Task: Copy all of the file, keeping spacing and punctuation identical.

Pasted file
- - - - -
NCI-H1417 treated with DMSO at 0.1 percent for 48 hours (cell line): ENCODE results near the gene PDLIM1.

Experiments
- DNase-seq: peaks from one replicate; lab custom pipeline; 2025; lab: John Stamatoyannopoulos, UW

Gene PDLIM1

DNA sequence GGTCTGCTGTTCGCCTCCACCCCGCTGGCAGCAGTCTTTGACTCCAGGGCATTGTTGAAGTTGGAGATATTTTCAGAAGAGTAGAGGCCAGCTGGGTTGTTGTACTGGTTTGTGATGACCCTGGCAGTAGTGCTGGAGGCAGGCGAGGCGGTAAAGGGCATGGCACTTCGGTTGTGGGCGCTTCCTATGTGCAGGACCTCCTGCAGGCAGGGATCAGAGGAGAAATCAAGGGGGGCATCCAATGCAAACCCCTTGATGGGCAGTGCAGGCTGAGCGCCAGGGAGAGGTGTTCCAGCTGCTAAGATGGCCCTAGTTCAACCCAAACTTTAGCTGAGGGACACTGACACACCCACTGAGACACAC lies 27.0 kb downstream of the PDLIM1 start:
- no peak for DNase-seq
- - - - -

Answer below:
NCI-H1417 treated with DMSO at 0.1 percent for 48 hours (cell line): ENCODE results near the gene PDLIM1.

Experiments
- DNase-seq: peaks from one replicate; lab custom pipeline; 2025; lab: John Stamatoyannopoulos, UW

Gene PDLIM1

DNA sequence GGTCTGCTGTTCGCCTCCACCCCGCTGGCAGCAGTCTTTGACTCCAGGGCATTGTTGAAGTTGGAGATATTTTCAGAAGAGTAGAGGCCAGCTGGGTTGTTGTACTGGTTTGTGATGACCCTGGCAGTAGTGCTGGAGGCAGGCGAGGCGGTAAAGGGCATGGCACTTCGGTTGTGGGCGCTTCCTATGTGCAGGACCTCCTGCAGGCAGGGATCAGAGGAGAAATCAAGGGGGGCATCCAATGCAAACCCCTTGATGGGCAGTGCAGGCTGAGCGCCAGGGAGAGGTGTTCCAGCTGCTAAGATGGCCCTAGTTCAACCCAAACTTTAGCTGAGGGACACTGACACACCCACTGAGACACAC lies 27.0 kb downstream of the PDLIM1 start:
- no peak for DNase-seq